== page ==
Rat and bird mite infestations occur in structures where rat or bird nests are located. Infestations are sometimes first noticed following extermination, or after the natural hosts have died or left the structure. Infestations may also occur where heavy mite infestations have developed around a rodent or bird nest. Rat mites are small, approximately the size of the period at the end of this sentence. They move actively and can be picked up with a wet finger, brush or piece of sticky tape. Distinguishing between different species of Ornithonyssus mites to determine whether birds or rodents are the likely source is difficult and requires special expertise. The best first course of action, when faced with biting mite problem is to look for all potential bird or rodent sources.”
It could also be the tropical fowl mite or bird mite (Ornithonyssus bursa). For information check out: http://www.wsahs.nsw.gov.au/icpmr/pdf/0263.pdf Good luck.
Letter 2 – Tropical Fowl Mite
Please help me identify this bug
April 16, 2010
I have taken microscopic photos of these small specs that were picked up with clear tape from ceiling in room and where they fell on bunk bed below. There appears to be clusters on the ceiling. There’s a cable hole in wall where there are dark speckles, and dark cluster around the hole. Exterior of house is pigeon poop we are continuously cleaning off. Please help me identify these things so we know how to prevent or clean. I don’t think they’re bed bugs? Could they be some kind of dust mite? Thank you
ocean beach, california
This is a mite in the genus Ornithonyssus, and BugGuide has a very good photograph of a specimen found in San Diego County. Our guess is that it is a Tropical Fowl Mite, Ornithonyssus bursa, which is profiled on the Featured Creatures website. The site indicates: “The tropical fowl mite, commonly found on birds, has become a pest to man in areas of high bird populations or where birds are allowed to roost on roofs, around the eaves of homes, and office buildings. Nesting birds are the worst offenders. After the birds abandon their nests, the mites move into the building through windows, doors, and vents and bite the occupants” and “The bite is irritating to man and some individuals react to the bite with prolonged itching and painful dermatitis. Several to many reports are received each year of mites invading homes. The mites are usually the tropical fowl mite found in the central and southern areas of the state. The northern fowl mite, Ornithonyssus sylviarum (Canestrini and Fanzago), a close relative, is also found in Florida.” Your visitors may also be a closely related species, the Northern Fowl Mite, Ornithonyssus sylviarum. According to Charles Hogue in his book, Insects of the Los Angeles Basin, both species “infest the nests of urban birds, such as House Sparrows and pigeons, and may invade homes and buildings in droves.”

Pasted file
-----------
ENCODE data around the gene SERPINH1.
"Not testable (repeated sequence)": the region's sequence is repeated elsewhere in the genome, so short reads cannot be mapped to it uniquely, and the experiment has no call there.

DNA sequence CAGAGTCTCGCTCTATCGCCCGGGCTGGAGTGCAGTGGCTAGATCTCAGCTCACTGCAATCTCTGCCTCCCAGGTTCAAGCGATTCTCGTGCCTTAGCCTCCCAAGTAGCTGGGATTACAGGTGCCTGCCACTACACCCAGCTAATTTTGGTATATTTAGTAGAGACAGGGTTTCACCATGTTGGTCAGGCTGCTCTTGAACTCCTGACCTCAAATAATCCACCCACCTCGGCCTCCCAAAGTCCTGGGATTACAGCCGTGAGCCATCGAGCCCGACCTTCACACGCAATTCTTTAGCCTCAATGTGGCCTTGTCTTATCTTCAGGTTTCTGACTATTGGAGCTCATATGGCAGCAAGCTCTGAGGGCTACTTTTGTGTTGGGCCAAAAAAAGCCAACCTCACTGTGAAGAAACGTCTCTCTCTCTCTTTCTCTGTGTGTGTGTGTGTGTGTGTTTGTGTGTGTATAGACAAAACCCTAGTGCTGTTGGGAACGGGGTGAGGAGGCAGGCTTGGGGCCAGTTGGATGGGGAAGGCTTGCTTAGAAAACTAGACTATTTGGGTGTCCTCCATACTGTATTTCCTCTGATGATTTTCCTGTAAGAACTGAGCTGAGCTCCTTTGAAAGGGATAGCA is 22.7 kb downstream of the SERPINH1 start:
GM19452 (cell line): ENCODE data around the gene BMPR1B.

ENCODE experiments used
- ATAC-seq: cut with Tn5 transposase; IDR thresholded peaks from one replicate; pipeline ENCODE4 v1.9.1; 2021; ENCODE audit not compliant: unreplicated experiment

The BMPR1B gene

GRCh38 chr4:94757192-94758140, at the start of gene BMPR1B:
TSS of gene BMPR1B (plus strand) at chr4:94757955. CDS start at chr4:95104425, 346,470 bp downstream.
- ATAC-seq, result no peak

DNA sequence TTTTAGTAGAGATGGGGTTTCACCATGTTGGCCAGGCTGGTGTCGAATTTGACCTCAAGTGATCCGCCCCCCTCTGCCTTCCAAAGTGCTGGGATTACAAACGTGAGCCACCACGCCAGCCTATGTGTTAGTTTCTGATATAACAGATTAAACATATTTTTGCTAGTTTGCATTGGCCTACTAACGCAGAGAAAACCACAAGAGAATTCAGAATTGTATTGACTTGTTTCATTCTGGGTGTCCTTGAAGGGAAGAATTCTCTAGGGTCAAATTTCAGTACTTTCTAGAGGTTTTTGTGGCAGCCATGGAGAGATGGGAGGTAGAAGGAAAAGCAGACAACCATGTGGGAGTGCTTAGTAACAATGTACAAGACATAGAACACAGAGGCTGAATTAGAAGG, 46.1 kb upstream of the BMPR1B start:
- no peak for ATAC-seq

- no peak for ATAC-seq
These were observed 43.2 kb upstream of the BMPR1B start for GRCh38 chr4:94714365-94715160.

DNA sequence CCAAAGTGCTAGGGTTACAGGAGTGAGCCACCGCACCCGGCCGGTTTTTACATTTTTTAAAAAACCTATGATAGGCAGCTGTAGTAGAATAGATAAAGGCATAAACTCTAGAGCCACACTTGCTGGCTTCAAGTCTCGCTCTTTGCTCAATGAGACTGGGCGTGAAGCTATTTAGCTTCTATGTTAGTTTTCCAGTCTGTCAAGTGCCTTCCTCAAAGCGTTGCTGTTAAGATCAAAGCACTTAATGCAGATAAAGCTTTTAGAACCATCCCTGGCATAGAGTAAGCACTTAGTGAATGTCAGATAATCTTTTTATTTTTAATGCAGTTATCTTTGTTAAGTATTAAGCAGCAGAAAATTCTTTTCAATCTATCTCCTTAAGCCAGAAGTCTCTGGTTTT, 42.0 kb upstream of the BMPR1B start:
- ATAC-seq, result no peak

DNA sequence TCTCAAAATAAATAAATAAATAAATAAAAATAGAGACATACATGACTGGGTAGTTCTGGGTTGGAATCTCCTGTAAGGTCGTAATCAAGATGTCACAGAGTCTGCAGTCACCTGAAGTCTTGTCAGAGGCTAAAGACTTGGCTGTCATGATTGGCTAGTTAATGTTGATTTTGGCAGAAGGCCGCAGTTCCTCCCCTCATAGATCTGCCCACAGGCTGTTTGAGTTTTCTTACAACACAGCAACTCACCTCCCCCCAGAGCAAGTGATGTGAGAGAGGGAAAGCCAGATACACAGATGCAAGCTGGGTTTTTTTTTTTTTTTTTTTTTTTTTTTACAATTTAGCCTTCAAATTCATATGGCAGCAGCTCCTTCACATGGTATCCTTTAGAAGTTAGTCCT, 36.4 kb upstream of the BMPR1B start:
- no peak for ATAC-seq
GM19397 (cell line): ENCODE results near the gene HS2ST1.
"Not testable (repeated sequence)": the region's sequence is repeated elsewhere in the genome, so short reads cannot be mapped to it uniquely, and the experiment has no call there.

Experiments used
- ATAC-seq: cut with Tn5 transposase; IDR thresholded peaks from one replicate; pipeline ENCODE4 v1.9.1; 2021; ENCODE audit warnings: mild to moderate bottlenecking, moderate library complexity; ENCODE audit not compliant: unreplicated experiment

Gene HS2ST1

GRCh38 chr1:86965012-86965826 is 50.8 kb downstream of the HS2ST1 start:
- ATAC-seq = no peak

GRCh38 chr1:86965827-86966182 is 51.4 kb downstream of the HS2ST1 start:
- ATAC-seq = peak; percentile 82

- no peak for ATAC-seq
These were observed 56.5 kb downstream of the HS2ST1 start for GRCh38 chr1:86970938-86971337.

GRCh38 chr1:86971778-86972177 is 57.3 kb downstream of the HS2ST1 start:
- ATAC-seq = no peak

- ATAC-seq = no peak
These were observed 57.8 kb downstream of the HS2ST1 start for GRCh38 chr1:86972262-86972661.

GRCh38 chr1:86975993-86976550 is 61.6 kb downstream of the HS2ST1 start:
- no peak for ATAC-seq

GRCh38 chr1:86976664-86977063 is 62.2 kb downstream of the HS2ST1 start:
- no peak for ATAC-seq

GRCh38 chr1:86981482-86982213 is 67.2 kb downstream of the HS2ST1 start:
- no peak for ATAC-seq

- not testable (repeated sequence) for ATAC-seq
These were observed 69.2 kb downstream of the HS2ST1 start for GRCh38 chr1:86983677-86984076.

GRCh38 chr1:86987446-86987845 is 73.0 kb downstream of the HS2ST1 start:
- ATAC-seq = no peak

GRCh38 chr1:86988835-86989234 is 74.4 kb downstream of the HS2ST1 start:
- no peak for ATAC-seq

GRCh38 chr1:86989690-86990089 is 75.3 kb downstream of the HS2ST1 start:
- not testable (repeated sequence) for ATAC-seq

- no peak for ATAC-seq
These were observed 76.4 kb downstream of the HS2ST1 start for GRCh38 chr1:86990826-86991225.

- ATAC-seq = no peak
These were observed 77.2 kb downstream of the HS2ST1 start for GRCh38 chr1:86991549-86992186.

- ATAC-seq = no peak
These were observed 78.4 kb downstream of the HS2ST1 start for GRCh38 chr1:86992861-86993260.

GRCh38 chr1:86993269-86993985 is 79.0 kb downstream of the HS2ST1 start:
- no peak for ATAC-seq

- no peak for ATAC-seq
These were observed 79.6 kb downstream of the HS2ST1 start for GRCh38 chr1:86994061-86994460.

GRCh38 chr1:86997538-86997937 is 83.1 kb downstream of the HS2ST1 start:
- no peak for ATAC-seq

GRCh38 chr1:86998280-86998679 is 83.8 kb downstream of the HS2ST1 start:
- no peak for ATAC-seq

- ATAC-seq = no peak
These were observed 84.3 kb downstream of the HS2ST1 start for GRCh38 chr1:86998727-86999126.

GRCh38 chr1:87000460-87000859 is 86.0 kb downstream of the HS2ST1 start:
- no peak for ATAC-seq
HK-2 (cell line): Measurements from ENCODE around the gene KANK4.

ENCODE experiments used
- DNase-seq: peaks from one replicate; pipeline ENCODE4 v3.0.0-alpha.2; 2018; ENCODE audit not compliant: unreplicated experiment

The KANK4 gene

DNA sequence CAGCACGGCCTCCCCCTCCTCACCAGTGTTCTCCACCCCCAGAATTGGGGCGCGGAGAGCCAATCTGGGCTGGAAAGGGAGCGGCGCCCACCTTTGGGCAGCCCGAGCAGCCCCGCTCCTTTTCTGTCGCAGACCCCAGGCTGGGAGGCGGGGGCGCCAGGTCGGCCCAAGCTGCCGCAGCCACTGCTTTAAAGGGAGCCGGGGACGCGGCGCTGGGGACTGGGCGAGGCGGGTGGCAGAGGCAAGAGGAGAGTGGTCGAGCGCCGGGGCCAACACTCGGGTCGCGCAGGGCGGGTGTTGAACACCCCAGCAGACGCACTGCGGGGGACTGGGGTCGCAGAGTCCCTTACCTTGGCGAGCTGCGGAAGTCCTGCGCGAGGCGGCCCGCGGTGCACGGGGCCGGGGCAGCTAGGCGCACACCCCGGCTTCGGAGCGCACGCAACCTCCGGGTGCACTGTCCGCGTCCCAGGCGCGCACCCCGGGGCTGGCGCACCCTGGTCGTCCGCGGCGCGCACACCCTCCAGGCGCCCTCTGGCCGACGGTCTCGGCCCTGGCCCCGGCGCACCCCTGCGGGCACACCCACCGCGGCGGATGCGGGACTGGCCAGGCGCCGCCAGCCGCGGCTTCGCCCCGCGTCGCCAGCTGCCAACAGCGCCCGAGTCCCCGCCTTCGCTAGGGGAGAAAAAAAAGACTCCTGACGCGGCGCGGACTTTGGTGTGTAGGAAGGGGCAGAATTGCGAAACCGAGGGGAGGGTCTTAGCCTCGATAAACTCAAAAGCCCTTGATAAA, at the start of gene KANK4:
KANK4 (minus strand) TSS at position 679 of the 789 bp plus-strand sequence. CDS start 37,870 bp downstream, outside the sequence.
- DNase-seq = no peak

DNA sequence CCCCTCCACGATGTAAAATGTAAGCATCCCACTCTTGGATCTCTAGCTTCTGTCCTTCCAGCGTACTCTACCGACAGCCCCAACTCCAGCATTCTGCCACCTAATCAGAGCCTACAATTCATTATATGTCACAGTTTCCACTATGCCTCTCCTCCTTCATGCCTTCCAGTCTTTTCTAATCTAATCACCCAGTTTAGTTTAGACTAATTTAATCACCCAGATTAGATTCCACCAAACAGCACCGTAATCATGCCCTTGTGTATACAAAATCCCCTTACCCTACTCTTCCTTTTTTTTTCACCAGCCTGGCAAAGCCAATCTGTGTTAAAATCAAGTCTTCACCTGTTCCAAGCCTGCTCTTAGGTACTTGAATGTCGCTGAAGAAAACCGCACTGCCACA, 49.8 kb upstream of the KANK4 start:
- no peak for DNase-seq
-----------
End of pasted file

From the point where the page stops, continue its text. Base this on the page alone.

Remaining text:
THANK YOU SO MUCH FOR YOUR PROMPT REPLY! Have a great weekend, sz
Letter 3 – Remedy for Mites on Reptiles
Mites on reptiles – another solution
After browsing your most interesting and fascinating site I came across “Mites on Reptiles (11/10/2005) and Mite Remedy (12/312005) and would like to add the following. The mites are most probably of the family Dermanyssidae, and are commonly referred to in South Africa as Red-mite because, when the mites are gorged from sucking blood from their hosts, they actually have a red appearance. These mites also live on birds and mammals, and this is usually where an infestation originates from in captive reptiles. For example, there may be red-mite present on mice fed to the snakes, or they may come from birds which have alighted near to the place where the snake is being kept. These mites are nocturnal and hide in small cracks and crevasses within the cage during the day, emerging to feed on the snake at night. However they might also hide under the scales of the snake during the day. When infestations become chronic, the snake will lie in its water dish in an attempt to drown the mite and reduce the infestation. The mite found in the water dish were as a result of this action, and the best way to check for mite is to examine the bottom water dish for drowned mite, or to observe the snake spending extended periods of its time in the water dish. There are many remedies being put forward for controlling red-mite, but I have found the following to be the safest and to work the best. Apply a copious amount of natural seed oil (preferably sunflower or olive oil) to ones hands, and wipe the snake down from head to tail, making sure to wipe the eyes, and under the chin. The advantage of seed oil is that it penetrates under the scales where the mite hide as well as in around the eyes. The oil blocks the breathing pores of the mite and they suffocate and then fall off. If the infestation is severe the oiled snake should be removed to another cage and the original cage sprayed with a pyrethrin based aerosol, taking care to spray all the joints. The cage should be left closed for 24 hours and then left open to air for a further 24 hours. Failure to spray the cage may result in reinfestation after a relatively short time. Do not use just any oily product, such as glycerine, to wipe the snake down with. Best regards Rod Douglas